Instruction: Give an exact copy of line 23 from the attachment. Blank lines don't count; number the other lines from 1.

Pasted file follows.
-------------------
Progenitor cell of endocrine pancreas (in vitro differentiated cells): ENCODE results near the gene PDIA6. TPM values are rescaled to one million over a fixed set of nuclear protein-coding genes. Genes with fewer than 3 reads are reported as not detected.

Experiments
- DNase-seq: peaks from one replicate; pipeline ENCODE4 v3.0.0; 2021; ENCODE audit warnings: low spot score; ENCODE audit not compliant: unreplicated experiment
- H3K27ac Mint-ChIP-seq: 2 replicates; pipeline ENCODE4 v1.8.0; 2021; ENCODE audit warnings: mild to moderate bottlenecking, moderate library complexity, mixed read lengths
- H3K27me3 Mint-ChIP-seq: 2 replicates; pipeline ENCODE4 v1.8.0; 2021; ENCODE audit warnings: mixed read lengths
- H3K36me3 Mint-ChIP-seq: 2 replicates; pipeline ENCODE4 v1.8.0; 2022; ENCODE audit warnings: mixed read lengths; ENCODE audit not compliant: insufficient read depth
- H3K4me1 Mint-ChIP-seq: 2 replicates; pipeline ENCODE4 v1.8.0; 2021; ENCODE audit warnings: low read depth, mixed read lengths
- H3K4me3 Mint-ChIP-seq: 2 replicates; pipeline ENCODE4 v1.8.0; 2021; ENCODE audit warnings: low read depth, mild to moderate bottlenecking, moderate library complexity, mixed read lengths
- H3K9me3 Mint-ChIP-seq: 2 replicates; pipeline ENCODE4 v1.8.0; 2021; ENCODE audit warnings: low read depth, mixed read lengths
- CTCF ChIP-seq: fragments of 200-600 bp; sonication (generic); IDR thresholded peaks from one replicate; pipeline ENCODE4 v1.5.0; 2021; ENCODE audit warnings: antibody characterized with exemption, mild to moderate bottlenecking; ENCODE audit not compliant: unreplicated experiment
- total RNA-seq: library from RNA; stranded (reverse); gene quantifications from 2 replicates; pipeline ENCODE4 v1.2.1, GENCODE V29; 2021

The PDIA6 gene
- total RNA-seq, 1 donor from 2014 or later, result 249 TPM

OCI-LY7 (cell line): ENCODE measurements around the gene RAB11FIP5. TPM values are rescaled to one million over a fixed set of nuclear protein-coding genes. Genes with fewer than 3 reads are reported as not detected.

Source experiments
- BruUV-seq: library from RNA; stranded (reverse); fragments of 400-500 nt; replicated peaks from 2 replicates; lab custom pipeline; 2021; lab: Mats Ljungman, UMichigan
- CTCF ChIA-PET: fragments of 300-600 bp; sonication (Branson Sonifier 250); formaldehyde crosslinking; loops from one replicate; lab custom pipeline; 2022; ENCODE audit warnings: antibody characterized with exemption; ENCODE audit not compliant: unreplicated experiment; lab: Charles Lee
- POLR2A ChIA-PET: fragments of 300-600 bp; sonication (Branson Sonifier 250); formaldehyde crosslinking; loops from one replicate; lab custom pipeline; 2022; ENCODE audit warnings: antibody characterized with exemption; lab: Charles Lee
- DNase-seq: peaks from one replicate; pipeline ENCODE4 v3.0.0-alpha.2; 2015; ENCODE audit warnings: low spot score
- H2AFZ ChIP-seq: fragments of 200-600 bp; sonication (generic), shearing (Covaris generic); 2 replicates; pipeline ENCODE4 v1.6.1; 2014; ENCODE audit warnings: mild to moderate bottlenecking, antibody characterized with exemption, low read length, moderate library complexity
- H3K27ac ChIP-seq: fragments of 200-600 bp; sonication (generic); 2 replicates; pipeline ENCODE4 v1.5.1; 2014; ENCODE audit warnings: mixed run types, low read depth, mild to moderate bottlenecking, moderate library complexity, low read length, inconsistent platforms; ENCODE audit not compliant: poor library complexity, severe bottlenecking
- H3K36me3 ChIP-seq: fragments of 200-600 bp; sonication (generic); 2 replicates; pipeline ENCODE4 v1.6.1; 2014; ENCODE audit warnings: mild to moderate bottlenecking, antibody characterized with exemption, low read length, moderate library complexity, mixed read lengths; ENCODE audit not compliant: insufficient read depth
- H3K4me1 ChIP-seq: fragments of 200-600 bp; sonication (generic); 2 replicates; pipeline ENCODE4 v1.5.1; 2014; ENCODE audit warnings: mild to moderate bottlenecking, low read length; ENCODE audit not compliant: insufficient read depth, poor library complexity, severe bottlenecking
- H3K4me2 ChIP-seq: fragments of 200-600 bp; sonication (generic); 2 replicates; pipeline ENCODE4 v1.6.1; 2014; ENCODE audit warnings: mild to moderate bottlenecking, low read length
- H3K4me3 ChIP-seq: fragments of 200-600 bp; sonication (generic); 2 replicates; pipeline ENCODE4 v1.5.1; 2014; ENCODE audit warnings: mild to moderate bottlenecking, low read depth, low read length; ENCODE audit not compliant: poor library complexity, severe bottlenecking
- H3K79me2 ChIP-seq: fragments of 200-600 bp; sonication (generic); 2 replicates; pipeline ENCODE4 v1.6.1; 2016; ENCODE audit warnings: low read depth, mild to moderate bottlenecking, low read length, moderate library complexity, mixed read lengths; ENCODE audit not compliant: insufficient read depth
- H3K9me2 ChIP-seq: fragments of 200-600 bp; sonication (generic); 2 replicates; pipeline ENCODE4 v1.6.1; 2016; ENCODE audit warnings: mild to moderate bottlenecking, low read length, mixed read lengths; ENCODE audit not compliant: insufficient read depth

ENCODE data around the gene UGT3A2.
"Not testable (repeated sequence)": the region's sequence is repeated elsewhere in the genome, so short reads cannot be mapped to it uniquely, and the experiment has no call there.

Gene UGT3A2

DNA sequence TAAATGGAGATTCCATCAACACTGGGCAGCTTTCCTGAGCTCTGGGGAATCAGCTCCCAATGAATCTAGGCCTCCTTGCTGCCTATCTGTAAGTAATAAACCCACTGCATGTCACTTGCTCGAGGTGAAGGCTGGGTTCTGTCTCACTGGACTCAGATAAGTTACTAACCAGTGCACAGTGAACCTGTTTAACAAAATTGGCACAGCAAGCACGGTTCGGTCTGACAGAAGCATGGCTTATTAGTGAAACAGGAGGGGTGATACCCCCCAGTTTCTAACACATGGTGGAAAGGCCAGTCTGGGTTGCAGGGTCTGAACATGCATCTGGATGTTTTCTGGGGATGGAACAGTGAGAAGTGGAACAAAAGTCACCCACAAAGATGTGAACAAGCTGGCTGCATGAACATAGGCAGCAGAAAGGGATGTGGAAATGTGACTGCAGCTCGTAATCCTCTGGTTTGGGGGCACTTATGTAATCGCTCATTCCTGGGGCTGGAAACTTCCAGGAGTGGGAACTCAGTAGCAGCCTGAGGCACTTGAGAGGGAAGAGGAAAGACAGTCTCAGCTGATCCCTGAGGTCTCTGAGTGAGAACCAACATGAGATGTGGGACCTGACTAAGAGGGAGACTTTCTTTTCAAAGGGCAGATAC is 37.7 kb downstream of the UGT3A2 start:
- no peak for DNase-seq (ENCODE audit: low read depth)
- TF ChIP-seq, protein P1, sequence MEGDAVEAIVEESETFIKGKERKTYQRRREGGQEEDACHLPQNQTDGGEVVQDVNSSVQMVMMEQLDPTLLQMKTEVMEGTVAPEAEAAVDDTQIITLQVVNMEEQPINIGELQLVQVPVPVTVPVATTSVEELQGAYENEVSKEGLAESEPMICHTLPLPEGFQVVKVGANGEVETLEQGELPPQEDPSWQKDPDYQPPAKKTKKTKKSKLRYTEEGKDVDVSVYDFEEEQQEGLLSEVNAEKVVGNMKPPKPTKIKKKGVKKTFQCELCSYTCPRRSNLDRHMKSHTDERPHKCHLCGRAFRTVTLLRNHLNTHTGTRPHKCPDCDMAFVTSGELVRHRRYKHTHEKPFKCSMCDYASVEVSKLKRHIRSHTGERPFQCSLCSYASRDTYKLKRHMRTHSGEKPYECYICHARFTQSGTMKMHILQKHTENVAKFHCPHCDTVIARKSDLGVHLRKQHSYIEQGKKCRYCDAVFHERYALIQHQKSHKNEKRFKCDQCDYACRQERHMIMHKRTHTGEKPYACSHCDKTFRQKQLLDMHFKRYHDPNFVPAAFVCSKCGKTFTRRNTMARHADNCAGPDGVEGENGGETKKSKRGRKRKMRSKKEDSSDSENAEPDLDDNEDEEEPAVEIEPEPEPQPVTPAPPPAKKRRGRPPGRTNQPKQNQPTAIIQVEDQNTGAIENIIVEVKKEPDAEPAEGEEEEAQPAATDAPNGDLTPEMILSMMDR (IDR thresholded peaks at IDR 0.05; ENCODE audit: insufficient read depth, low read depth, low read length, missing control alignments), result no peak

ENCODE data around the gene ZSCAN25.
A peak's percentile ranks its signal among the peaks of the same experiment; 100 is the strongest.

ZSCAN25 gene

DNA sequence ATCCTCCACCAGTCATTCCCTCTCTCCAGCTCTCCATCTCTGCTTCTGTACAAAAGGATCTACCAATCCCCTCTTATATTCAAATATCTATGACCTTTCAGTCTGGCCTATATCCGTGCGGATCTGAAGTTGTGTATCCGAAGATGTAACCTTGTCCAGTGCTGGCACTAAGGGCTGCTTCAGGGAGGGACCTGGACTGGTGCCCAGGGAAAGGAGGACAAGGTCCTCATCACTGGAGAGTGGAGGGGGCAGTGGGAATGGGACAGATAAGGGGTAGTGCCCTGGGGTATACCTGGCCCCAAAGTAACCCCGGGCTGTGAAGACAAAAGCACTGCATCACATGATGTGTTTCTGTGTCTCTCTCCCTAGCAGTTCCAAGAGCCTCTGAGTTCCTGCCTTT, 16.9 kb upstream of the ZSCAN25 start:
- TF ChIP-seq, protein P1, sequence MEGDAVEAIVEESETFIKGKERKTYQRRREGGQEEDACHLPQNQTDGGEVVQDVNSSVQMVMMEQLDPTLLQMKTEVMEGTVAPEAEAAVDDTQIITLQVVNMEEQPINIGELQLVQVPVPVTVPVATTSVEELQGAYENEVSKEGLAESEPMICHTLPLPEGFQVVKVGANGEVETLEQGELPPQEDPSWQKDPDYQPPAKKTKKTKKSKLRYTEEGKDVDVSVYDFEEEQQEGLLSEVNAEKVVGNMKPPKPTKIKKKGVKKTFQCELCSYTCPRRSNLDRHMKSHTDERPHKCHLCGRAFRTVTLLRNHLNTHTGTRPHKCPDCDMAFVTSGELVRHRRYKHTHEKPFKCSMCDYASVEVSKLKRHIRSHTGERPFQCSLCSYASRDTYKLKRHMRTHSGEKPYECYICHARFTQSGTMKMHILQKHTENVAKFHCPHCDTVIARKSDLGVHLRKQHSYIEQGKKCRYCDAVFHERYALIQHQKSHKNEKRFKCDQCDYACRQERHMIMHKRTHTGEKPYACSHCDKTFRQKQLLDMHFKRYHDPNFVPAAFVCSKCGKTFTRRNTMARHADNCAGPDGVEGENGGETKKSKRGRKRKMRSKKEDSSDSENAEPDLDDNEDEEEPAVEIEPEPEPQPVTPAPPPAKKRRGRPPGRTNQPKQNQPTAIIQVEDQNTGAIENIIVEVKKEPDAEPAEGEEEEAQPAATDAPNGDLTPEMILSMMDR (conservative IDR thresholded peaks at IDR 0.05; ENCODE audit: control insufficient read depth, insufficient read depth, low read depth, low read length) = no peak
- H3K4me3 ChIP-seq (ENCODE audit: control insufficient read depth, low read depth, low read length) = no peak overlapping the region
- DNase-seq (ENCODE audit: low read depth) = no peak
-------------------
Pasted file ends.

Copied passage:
- H3K4me1 ChIP-seq: fragments of 200-600 bp; sonication (generic); 2 replicates; pipeline ENCODE4 v1.5.1; 2014; ENCODE audit warnings: mild to moderate bottlenecking, low read length; ENCODE audit not compliant: insufficient read depth, poor library complexity, severe bottlenecking